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the NFL
Peter King
September 05, 1994
Put a Sock in It
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September 05, 1994

The Nfl

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Salaries Capped
Here are 10 players who were forced to take a cut in pay this season because of the salary cap.

PLAYER

'93 TEAM

'94 TEAM

'93 SALARY

'94 SALARY

CARL BANKS

REDSKINS

BROWNS

$2,100,000

$225,000

DUANE BICKETT

COLTS

SEAHAWKS

$1,825,000

$750,000

GARY CLARK

CARDINALS

CARDINALS

$3,400,000

$962,500

BOBBY HEBERT

FALCONS

FALCONS

$2,700,000

$1,000,000

MARK JACKSON

GIANTS

GIANTS

$2,000,000

$450,000

JIM McMAHON

VIKINGS

CARDINALS'

$1,600,000

$400,000

MARK RYPIEN

REDSKINS

BROWNS

$3,000,000

$950,000

CLARENCE VERDIN

COLTS

VIKINGS

$1,350,000

$162,500

LORENZO WHITE

OILERS

OILERS

$1,533,000

$475,000

WADE WILSON

SAINTS

SAINTS

$2,125,000

$1,000,000

Put a Sock in It

It's hard to sympathize with NFL players who, like Dolphin running back Mark Higgs, whine about the new salary cap. Last year Higgs averaged 3.7 yards a carry in rushing for 693 yards, and Miami cut this mediocre back's salary from $810,000 in '93 to $450,000 this year. Maybe that's all he's worth in any market.

Then there's Rickey Jackson, the Pro Bowl linebacker with the Saints, who as a 36-year-old free agent this year found that his best offer from a new team was an incentive-laden deal with the 49ers that paid him the NFL minimum of $162,000. What's wrong with making a guy that old sing for his supper?

True, some guys—38-year-old quarterback Phil Simms, who was waived by the Giants, for instance—have found the new reality harsher than others as a result of the cap, which this year puts a $34.6 million limit on salaries for each team. But the clubs are turning over 64% of their projected revenue to the players, and the player benefits are vastly improved over the terms of the last accord.

Yet several players, most of whom never lifted a negotiating linger, are howling? It's ridiculous.

"It is what the players wanted," says Gene Upshaw, the executive director of the NFL Players Association, who negotiated the collective bargaining agreement and has been sharply criticized by some players for the results he achieved. "Before, the best players were frozen and couldn't move. Now the starters can find out what they're worth in the marketplace. We forced the traditionally cheap teams to spend, and we increased benefits drastically."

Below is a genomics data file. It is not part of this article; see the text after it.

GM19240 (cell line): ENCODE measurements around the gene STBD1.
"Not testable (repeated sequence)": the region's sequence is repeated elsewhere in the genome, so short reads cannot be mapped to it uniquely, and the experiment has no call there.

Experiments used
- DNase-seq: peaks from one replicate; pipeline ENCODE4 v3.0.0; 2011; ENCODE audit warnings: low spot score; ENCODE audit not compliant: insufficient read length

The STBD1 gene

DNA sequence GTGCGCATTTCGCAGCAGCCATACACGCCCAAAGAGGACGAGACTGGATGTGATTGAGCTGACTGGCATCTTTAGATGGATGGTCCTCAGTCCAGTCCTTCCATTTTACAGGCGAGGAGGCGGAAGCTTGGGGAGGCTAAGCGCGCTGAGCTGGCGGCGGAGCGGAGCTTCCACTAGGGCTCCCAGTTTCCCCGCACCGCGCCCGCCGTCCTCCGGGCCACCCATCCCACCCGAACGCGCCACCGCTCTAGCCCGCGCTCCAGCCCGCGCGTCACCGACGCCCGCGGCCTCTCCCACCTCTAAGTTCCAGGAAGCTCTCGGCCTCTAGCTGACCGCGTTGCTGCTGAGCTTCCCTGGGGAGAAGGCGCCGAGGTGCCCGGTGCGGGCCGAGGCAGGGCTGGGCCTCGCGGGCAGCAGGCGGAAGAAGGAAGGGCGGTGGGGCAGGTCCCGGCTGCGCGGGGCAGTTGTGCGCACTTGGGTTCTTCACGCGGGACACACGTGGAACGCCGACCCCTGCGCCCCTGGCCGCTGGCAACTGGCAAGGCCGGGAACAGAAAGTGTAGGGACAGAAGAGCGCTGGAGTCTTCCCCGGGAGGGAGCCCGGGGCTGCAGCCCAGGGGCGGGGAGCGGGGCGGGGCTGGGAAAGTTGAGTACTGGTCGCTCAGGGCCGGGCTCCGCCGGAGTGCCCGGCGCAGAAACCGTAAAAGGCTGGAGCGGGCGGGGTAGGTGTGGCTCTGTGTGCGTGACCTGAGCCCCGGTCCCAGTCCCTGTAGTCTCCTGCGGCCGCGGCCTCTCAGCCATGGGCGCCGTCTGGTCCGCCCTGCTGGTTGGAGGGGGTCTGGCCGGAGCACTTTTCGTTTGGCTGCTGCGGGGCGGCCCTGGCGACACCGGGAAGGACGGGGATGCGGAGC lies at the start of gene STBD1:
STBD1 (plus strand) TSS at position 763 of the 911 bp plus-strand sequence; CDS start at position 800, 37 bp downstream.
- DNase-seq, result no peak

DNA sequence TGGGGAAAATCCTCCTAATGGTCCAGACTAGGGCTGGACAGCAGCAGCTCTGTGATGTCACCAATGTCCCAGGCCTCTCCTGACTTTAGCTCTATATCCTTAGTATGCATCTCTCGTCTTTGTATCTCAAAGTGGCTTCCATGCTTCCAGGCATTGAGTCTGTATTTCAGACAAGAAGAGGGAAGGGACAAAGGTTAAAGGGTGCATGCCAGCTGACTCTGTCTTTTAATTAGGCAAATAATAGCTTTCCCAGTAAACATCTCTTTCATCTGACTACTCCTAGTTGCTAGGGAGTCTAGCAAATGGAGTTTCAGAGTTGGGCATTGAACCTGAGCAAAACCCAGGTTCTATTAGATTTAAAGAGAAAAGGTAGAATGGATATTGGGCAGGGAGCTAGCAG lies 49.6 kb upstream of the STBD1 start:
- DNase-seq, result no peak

Fact is, there probably wouldn't be many complaints about the agreement if some players hadn't felt the pinch of the salary cap. Certainly, few players who were suddenly set free to test the market and saw their salary jump tremendously have bitched. But those who got squeezed (or Tear they will in the near future) sound like members of the National Rifle Association after the crime bill was passed last week.

"Free agency with a cap is like no free agency," says Cowboy wideout Michael Irvin, who will test the free-agent market after this season. "If you're on one team and they say, 'Look, we can't afford to pay you, but you're a free agent and you can go out and test the waters,' you go to the other 27 teams and they have the same problem your team has. They're at the cap. So what good is having the ability to move if you can't move?"

Many players feel this agreement was shoved down their throats by a union weary of battling NFL lawyers. There's some truth to that, but the players are wrong it they think they could have gotten unfettered free agency without some restriction like the salary cap. Says NFLPA attorney Jim Quinn, "The NFL told us, in effect, that they will appeal [the 1992 Freeman McNeil decision, which gave players more freedom of movement] forever, and while they appeal, they will initiate a new restrictive plan of player movement. We faced continuing the court fight for two or three more years without the money to fight."

In a 1989 SI poll of 617 players, 72% said benefits, pension and severance were more important to them than free agency. Well, this agreement gives every active player a benefits package worth $77,193 annually—up from $48,276 under the previous contract. Says 12-year veteran Cowboy safety and special teams player Bill Bates, whose salary was sliced from $384,000 to $170,000 this year, "A lot of guys just want a paycheck next week, but they'll be glad about this deal when they're 50 and they see their pension."

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